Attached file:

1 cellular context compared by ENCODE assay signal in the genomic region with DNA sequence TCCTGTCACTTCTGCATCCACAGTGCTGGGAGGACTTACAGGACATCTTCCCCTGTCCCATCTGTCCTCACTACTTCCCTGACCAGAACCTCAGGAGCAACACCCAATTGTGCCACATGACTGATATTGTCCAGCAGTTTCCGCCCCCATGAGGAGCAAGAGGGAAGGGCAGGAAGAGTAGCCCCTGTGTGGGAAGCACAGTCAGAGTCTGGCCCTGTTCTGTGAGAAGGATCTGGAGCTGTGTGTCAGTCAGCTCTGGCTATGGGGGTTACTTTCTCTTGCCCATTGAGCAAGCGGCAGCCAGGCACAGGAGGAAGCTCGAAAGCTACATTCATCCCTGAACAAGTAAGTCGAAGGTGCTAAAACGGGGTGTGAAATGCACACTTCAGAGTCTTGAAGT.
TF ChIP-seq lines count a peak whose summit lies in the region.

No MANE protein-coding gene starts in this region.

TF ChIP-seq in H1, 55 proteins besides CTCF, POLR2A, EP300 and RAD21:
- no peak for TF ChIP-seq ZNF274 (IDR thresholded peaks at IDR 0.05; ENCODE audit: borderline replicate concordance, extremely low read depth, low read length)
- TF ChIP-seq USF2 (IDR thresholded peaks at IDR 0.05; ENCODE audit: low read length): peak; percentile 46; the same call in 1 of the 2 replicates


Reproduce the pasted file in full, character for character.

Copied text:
1 cellular context compared by ENCODE assay signal in the genomic region with DNA sequence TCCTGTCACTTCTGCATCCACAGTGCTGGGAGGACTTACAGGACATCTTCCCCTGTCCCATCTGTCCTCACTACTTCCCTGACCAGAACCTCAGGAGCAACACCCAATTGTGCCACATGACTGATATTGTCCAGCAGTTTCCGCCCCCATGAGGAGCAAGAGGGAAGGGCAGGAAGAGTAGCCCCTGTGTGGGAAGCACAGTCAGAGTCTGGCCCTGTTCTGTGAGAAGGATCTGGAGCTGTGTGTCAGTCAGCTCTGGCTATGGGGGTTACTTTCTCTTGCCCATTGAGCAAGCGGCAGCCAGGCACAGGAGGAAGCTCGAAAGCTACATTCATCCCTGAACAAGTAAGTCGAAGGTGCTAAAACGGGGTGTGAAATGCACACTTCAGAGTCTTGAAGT.
TF ChIP-seq lines count a peak whose summit lies in the region.

No MANE protein-coding gene starts in this region.

TF ChIP-seq in H1, 55 proteins besides CTCF, POLR2A, EP300 and RAD21:
- no peak for TF ChIP-seq ZNF274 (IDR thresholded peaks at IDR 0.05; ENCODE audit: borderline replicate concordance, extremely low read depth, low read length)
- TF ChIP-seq USF2 (IDR thresholded peaks at IDR 0.05; ENCODE audit: low read length): peak; percentile 46; the same call in 1 of the 2 replicates